Putin talks about 'statehood' for eastern Ukraine
That's a new idea, and if he meant it, it would raise the stakes considerably in the nearly 10-month-old Ukrainian crisis.
Earlier in the day, the European Union delayed imposing new economic sanctions on Russia but promised that if there is no policy change from Moscow within a week, more sanctions will be put in place.
The decision by the EU came as Ukraine's military said coast guard vessels were attacked from a beachfront in the village of Bezimenne, in the first significant land-to-sea battle of the conflict. Witnesses said men in military fatigues descended on the beach in armored personnel carriers and shot at two coast guard vessels, hitting one. Bezimenne is close to Novoazovsk, a town that pro-Russian insurgents took over late last week, allegedly backed by Russian soldiers and artillery.
Putin has said repeatedly that he does not favor the breakup of Ukraine - though Russia seized Crimea from Ukraine in March - but wants greater autonomy for the east.
The term statehood suggests more than that, though, and if the word choice reflected a shift in Kremlin policy, it would ratchet up Moscow's challenge not only to Kiev, but also to the United States and Western European nations trying to force Putin to back down. Alternatively, it could suggest uncertainty on Putin's part as to how he wants to push ahead on Ukraine.
"The president was talking about inclusive talks," Peskov said of the interview, in which Putin also called for an end to hostilities before winter and criticized European leaders for supporting Kiev's military campaigns against pro-Russian separatists.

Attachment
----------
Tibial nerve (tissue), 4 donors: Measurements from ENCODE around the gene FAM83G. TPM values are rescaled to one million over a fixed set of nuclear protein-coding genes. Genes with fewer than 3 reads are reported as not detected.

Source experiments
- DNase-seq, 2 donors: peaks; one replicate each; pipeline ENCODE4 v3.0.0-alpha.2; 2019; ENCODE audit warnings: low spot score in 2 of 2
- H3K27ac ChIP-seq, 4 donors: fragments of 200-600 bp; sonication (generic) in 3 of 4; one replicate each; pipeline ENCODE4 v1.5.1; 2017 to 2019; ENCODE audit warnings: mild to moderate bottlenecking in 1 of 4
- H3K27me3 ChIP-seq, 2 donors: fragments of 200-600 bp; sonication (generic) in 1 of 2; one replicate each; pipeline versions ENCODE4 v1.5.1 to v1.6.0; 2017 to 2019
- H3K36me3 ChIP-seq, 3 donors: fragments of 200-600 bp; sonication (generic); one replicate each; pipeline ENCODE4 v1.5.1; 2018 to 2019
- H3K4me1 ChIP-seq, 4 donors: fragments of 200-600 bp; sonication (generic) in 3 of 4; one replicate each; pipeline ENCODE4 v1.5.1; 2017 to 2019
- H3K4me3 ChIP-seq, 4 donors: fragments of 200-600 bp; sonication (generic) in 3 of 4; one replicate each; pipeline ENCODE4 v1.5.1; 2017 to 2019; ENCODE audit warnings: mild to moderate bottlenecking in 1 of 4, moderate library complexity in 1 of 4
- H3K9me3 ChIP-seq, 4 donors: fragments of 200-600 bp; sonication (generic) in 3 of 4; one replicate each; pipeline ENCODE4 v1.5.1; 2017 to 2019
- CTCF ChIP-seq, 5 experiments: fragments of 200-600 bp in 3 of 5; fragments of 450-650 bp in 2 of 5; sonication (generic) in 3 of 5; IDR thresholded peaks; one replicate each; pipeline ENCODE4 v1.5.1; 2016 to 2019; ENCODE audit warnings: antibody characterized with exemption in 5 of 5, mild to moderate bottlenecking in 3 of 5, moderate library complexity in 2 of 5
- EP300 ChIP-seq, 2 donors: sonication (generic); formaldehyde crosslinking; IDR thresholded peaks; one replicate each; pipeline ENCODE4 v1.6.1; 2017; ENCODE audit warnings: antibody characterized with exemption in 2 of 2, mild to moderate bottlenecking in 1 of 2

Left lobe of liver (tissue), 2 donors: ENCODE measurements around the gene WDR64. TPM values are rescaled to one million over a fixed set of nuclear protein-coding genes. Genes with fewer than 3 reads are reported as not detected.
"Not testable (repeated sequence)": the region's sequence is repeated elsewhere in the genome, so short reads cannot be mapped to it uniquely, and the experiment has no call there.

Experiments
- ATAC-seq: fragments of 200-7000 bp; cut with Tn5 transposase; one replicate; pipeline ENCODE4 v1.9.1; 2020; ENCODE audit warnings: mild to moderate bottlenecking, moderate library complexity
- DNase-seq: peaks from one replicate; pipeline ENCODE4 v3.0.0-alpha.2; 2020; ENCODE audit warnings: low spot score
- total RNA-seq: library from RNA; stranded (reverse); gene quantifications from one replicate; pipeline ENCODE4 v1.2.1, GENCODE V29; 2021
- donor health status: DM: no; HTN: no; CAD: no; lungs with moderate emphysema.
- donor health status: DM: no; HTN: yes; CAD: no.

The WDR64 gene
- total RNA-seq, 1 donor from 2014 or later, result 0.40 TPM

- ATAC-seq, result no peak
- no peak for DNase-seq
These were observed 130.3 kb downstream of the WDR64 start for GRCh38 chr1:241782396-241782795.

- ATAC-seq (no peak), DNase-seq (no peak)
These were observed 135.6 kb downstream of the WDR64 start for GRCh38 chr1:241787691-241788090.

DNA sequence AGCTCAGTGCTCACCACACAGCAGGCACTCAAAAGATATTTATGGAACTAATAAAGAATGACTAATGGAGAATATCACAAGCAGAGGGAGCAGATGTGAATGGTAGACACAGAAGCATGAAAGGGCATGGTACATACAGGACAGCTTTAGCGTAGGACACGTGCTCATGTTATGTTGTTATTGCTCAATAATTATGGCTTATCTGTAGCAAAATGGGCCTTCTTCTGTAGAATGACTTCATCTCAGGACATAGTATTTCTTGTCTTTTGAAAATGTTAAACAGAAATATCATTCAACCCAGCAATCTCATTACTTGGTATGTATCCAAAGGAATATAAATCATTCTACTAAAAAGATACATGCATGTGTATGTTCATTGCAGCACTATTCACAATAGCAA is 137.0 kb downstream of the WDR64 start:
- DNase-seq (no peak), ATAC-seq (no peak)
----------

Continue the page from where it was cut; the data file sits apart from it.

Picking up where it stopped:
"The way, extent, and mechanisms of this process - that's what the president meant," Peskov said, in remarks to Russian news agencies.
Months ago, separatists backed by Russia declared independent republics in Luhansk and Donetsk, but Moscow has until now refrained from recognizing them.
Yet Western leaders believe that Russia has designs on eastern Ukraine. And even as the European Union warned Russia on Sunday that, unless it backs off, it should expect to be slapped with new, stiffer economic sanctions in less than a week, an increasing number of voices called for more drastic steps.
In Washington, Sen. Robert Menendez (D., N.J.), chairman of the Senate Foreign Relations Committee, said the United States should supply arms to Ukraine. "We should be providing the Ukrainians with the type of defensive weapons that will impose a cost upon Putin for further aggression," he said on CNN's State of the Union. "Thousands of Russian troops are directly engaged in what is clearly an invasion."
Though a few European leaders, such as Lithuanian President Dalia Grybauskaite, support aiding Ukraine militarily, the EU is highly unlikely to agree to such a course.
Ukrainian President Petro Poroshenko had hoped the EU would broaden the list of arms available to Ukraine to help fight the separatists.
The area where the coast guard vessels were fired upon Sunday has become the focus of attention in recent days amid fears that the separatists will expand the conflict west to the key port city of Mariupol and toward Crimea.
In Novoazovsk, however, fewer sightings of Russian tanks were reported. Ukrainian troops noted only two, parked at the city entrances with the flag of "Novorossiya" - an 18th-century word for eastern Ukrainian lands settled by Russians, and one that has been revived by the Kremlin. In the town itself, life returned to a semblance of normal, with shops and markets reopening.
NATO has cited evidence presented by Ukrainian authorities as well as its own satellite imagery to conclude that Russia has been supplying separatists with military material and has been firing on Ukrainian forces - including from within Ukraine.
While Kiev and its allies see the crisis in eastern Ukraine as an armed rebellion fomented and aided by Moscow, Russians have argued that it is a fight for self-determination.